At a moment of major social changes in Britain and when women were reasserting their sexual agency, Boty was to spend her brief career exploring female identity and pleasure as well as her own image as artist, actor and model.

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A post shared by Pauline Boty (@pauline__boty)

The title 5-4-3-2-1 refers to the theme tune of the pop television show, Ready Steady Go, which was broadcast on Friday nights on the ITV television network. The programme had a modern pop aesthetic, was relentlessly youthful and included live performances; Boty and fellow artist, Derek Boshier, were selected to be part of the studio audience, dancing on camera. The laughing face in the bottom left corner of the canvas resembles Cathy McGowan, one of the presenters of the show, although it surely represents joyous modern femininity more generally.

For young women such as Boty, who were in the vanguard of contemporary culture, advanced femininity was about fashion and sexuality. Sexual liberation and the expression of sexual pleasure was a challenge to mainstream British society and a fundamental claim to a modern, liberated female identity.

5-4-3-2-1 appears again in one of a number of photographic portraits of Boty by Lewis Morley.

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A post shared by Pauline Boty (@pauline__boty)

The portrait captures Boty's persona as a fashionable pop artist. Standing in her studio and surrounded by a wall of her collaged images and her canvases, she is the epitome of a 'sixties blonde'. Dressed in calf-high white boots, dark stockings and a boldly patterned shift dress, she lightly supports two of her recent works. She is both an artist and demonstrates the type of femininity that is evoked in the two canvases: 5-4-3-2-1 and the early version of Scandal – her portrayal of the public controversy surrounding Christine Keeler and government minister, John Profumo.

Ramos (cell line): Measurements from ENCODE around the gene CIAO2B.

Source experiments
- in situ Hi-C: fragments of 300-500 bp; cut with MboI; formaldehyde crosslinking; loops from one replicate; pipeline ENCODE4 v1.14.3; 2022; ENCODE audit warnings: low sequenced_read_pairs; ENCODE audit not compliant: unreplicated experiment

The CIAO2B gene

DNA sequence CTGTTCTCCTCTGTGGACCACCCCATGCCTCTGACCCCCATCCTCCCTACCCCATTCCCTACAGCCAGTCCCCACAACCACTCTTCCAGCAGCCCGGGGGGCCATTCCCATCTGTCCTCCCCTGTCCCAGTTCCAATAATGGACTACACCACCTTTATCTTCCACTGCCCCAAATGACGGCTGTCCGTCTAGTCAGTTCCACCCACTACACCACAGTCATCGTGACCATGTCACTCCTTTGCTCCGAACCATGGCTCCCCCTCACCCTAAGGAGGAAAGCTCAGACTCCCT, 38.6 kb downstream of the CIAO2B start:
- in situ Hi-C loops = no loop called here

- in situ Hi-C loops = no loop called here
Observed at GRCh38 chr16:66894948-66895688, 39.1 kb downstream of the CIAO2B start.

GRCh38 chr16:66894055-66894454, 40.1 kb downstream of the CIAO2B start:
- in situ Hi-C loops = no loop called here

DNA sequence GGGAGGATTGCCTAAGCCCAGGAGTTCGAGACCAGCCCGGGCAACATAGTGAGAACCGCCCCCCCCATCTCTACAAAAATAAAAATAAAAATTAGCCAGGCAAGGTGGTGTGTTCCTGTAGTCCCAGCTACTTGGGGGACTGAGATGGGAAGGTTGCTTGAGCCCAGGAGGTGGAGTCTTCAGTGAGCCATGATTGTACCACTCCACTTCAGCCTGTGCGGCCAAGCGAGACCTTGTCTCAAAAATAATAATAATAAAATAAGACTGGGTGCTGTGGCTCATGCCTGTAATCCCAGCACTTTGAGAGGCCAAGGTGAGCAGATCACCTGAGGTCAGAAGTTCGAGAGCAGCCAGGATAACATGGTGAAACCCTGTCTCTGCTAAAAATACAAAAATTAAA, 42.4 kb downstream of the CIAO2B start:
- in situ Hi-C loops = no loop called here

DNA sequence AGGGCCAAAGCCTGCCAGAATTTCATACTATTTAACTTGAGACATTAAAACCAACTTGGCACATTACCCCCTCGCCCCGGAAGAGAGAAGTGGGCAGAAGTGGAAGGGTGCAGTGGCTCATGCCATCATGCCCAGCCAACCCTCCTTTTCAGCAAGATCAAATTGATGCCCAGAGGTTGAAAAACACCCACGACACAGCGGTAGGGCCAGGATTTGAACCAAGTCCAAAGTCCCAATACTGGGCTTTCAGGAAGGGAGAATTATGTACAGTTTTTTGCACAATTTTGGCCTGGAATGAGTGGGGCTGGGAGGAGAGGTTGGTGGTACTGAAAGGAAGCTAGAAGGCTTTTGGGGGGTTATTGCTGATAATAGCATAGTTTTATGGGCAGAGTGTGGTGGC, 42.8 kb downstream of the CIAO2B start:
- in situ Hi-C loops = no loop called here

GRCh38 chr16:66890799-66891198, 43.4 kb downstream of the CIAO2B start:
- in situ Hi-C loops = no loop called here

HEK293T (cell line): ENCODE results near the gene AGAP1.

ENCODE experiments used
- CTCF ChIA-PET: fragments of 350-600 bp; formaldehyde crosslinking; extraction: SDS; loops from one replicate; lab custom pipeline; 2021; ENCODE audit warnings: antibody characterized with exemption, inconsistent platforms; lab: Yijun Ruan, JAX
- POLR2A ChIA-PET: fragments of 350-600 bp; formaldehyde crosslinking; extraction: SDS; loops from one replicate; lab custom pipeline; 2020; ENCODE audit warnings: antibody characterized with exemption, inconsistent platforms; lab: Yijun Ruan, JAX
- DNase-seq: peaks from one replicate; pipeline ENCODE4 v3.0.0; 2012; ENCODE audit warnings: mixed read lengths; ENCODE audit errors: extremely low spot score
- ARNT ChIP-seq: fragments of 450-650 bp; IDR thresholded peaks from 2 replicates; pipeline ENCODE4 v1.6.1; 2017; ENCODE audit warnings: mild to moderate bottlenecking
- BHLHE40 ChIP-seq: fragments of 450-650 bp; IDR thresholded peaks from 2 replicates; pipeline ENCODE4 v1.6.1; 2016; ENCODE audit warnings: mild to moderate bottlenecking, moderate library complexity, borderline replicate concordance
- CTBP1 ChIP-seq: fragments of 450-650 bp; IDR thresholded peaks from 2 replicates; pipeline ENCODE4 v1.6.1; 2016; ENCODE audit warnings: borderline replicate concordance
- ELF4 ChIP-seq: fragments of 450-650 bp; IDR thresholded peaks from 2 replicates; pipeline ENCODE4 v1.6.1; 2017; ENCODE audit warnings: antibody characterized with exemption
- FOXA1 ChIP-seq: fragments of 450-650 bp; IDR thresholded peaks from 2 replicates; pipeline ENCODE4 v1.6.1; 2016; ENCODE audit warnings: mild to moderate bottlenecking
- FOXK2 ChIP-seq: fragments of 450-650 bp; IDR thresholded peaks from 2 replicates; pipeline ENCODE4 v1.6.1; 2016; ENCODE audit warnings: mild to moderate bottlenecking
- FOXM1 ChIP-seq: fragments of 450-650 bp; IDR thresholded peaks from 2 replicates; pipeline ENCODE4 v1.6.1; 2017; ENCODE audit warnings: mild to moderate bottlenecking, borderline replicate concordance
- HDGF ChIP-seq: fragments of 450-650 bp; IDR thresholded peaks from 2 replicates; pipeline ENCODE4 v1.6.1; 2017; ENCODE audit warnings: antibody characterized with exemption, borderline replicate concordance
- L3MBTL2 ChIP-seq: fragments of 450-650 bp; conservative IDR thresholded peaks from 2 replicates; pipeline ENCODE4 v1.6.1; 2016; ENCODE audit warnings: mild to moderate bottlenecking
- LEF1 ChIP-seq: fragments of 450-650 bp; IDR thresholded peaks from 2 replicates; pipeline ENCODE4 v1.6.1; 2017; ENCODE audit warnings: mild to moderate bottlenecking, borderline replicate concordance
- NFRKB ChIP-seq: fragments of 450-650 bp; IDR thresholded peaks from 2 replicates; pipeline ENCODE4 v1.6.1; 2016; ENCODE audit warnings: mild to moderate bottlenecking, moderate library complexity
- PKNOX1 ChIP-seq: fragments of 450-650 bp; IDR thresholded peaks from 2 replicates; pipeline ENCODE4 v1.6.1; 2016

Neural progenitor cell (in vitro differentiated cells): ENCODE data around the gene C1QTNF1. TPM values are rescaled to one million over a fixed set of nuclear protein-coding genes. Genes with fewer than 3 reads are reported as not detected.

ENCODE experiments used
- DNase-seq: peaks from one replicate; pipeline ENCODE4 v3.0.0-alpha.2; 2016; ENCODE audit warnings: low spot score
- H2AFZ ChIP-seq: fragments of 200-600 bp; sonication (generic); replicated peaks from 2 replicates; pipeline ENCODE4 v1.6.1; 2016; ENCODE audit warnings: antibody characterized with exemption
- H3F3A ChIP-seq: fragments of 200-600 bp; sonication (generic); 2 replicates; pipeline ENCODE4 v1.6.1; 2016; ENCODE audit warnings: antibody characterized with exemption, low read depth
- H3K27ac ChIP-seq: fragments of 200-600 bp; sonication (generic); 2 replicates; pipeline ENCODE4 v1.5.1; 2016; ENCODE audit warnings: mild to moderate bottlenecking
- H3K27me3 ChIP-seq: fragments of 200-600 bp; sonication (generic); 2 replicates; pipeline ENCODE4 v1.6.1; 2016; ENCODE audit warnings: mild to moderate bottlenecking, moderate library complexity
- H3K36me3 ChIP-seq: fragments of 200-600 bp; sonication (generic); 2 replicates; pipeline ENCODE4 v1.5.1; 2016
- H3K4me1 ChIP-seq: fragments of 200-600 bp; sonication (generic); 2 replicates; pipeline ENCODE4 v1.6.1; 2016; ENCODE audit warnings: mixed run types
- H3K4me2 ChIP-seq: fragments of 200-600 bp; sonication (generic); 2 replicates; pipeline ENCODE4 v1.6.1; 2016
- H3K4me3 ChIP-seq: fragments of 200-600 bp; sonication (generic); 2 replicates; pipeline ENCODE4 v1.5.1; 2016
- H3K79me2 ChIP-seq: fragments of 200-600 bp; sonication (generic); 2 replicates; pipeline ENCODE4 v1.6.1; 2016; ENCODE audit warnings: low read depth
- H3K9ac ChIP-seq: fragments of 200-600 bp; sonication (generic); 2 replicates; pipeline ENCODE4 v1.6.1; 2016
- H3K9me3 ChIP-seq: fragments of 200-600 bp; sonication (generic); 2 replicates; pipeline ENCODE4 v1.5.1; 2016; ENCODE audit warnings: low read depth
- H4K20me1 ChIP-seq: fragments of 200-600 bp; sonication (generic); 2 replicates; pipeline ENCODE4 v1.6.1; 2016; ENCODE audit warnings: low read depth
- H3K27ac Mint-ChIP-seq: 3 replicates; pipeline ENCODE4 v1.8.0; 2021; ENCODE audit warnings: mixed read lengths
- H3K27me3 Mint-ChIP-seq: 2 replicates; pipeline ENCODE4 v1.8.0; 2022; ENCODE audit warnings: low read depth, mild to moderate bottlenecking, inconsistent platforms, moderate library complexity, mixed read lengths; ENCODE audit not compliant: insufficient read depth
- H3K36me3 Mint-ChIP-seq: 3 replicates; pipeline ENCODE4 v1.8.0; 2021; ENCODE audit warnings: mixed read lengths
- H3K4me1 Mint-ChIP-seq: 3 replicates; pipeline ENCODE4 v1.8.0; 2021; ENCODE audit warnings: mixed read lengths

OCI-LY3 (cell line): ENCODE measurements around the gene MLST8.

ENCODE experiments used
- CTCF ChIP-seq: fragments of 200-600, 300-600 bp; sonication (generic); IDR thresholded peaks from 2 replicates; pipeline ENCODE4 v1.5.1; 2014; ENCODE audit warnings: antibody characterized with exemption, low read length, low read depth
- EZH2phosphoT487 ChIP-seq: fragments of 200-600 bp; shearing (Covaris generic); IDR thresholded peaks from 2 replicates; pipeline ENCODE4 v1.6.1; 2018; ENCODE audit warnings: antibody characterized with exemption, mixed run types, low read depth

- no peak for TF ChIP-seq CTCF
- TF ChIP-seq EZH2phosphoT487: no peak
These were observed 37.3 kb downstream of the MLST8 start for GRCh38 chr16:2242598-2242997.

In the ten years or so during which Boty established her art, she produced a powerful body of work that explores the themes of female identity, modernity and representation and that seeks to evolve a pictorial language for the expression of female desire and sexual pleasure. As such, her work is rooted firmly in 1960s feminism and the belief in individual liberation as a form of radical politics. It was not always easy for women – social demands were multiple and contradictory and many women beyond the cultural elite of the metropolis felt like bystanders rather than participants in the swinging sixties. For a short, dazzling time, however, Boty articulated the visual and personal possibilities for women in Britain in the post-war era.

Lynda Nead, Pevsner Professor of History of Art at Birkbeck, University of London

Join Lynda Nead for the Paul Mellon Lecture series 'British Blonde: Women, Desire and the Image in Post-War Britain'. These lectures look at post-war Britain through changing styles of femininity, and focus on women from Pauline Boty to Diana Dors to Barbara Windsor. 

The lectures will be hosted at the V&A from 18th October 2023 for five weeks. Book tickets now.